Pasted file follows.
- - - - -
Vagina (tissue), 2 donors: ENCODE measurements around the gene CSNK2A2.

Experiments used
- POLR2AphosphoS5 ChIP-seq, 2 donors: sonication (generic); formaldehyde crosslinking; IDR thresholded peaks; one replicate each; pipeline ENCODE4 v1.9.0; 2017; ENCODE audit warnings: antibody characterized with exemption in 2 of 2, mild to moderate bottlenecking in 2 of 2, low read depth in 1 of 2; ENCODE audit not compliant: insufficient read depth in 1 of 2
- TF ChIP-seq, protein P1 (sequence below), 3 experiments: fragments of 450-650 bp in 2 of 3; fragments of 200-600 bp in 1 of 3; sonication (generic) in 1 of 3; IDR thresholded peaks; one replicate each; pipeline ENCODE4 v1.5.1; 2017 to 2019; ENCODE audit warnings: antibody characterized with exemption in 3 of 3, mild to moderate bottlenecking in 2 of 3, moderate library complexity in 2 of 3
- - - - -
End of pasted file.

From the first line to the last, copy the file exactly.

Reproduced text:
Vagina (tissue), 2 donors: ENCODE measurements around the gene CSNK2A2.

Experiments used
- POLR2AphosphoS5 ChIP-seq, 2 donors: sonication (generic); formaldehyde crosslinking; IDR thresholded peaks; one replicate each; pipeline ENCODE4 v1.9.0; 2017; ENCODE audit warnings: antibody characterized with exemption in 2 of 2, mild to moderate bottlenecking in 2 of 2, low read depth in 1 of 2; ENCODE audit not compliant: insufficient read depth in 1 of 2
- TF ChIP-seq, protein P1 (sequence below), 3 experiments: fragments of 450-650 bp in 2 of 3; fragments of 200-600 bp in 1 of 3; sonication (generic) in 1 of 3; IDR thresholded peaks; one replicate each; pipeline ENCODE4 v1.5.1; 2017 to 2019; ENCODE audit warnings: antibody characterized with exemption in 3 of 3, mild to moderate bottlenecking in 2 of 3, moderate library complexity in 2 of 3